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Regional cargo haulers move to convert standard passenger jets

Raya Airways invests in A320/321 freighter conversions, ASL gets bank support for 737-800s

Raya Airways operates three Boeing 767 freighters (pictured). It is investing in five, smaller Airbus A321 converted freighters. (Photo: Flickr/Alec Wilson CC BY 2.0)

Momentum for narrowbody freighter conversions continued to build in recent days with news that Malaysian all-cargo carrier Raya Airways has signed a deal for four retrofitted passenger aircraft while ASL picked up more lender support for its major fleet expansion. Plus, a Chinese aircraft leasing company is entering the freighter market for the first time.

Singapore-based ST Engineering said Thursday its freighter leasing subsidiary will lease four Airbus jets — two A320 and two A321 used passenger aircraft — reconfigured for cargo containers in the main cabin to Raya Airways, which is investing in a bigger fleet to take advantage of long-term growth in the Asian air cargo market. Tear down of the passenger compartment and installation of new features, such as a wide cargo door and heavy-duty floor beams, will be conducted by Elbe Flugzeugwerke (EFW), a joint venture between ST Engineering and Airbus based in Dresden, Germany.

Work on the first unit has commenced at ST Engineering’s main facility in Singapore, with delivery expected in the fourth quarter.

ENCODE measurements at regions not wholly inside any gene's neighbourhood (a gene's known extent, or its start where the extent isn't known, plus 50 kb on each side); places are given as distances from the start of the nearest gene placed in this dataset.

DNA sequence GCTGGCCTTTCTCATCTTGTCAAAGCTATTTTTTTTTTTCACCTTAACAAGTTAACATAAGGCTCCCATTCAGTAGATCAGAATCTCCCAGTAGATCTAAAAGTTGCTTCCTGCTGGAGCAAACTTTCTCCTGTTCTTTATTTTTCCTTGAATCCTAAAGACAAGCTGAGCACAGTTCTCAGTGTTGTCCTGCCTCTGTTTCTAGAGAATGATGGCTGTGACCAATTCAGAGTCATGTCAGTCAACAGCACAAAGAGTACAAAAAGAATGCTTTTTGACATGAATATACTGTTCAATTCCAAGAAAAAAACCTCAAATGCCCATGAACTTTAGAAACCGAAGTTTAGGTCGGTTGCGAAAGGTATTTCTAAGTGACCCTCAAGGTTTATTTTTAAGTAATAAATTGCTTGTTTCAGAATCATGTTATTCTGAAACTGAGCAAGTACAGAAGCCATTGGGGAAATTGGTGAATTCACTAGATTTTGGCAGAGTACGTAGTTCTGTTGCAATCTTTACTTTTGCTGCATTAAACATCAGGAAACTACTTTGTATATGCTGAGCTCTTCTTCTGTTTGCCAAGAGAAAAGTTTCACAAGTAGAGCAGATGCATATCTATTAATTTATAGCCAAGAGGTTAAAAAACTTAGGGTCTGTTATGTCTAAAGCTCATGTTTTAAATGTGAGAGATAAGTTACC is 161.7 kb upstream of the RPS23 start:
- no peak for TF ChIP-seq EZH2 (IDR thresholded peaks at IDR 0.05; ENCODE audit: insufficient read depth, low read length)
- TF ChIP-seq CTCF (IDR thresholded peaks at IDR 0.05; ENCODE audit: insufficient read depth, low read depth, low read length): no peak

Raya Airways officials say e-commerce growth and the need for time-definite delivery in Southeast Asia are driving the company’s expansion strategy. Airbus estimates express freight, powered by e-commerce, will grow 4.7% per year during the next 20 years while industry consultancy Cargo Facts puts the growth rate at 5.5% over five or six years, significantly faster than general cargo. Boeing estimates intra-Asia air shipping will increase 4% to 5% over the next 20 years.

“These are truly exciting times at Raya Airways as the added payload capacity will enable us to add numerous major routes to further expand the company’s footprint in the region,” said Chief Commercial Officer Hidayat Rahim in the news release.

The airline plans to add five total Airbus converted freighters, more than doubling the size of its fleet to nine aircraft. In April, it received a converted Boeing 767-200 medium widebody cargo jet from Air Transport Services Group (NASDAQ: ATSG), bringing its active fleet to three 767s and one Boeing 737-400. Raya previously ordered an A321 passenger-to-freighter conversion from ATSG, which has partnered with an aerospace engineering firm on the structural redesign and sale of conversion kits to approved overhaul shops. 


The A321 has been on the market less than two years and is considered by experts a strong challenger to the Boeing 737-800 converted freighter in the narrowbody segment, which has seen an explosion in demand from lessors and express operators the past two years. The planes are quickly becoming popular with domestic and regional express operators because of their functionality, modern fly-by-wire technology and improved fuel efficiency compared to previous-generation aircraft. EFW had redelivered seven A321 converted freighters through February and previously said it expects to exceed that figure in 2022. 

Raya will be EFW’s second customer for the smaller A320 after United Arab Emirates-based Vaayu Group, which is leasing the first unit to Astral Aviation in Kenya. EFW in March received its structural change certification for the A320 from the European Union Aviation Safety Agency. 

The converted A321 has a payload capacity of 29.7 tons, while the A320 can carry 23 tons a maximum distance of 1,800 nautical miles and 18.7 tons for flights reaching 2,500 nautical miles, according to EFW.